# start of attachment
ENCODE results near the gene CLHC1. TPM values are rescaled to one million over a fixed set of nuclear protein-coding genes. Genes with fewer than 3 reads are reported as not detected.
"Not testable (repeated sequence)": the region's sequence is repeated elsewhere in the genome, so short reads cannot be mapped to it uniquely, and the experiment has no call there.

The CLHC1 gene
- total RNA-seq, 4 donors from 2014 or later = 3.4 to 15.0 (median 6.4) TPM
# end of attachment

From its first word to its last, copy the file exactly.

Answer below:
ENCODE results near the gene CLHC1. TPM values are rescaled to one million over a fixed set of nuclear protein-coding genes. Genes with fewer than 3 reads are reported as not detected.
"Not testable (repeated sequence)": the region's sequence is repeated elsewhere in the genome, so short reads cannot be mapped to it uniquely, and the experiment has no call there.

The CLHC1 gene
- total RNA-seq, 4 donors from 2014 or later = 3.4 to 15.0 (median 6.4) TPM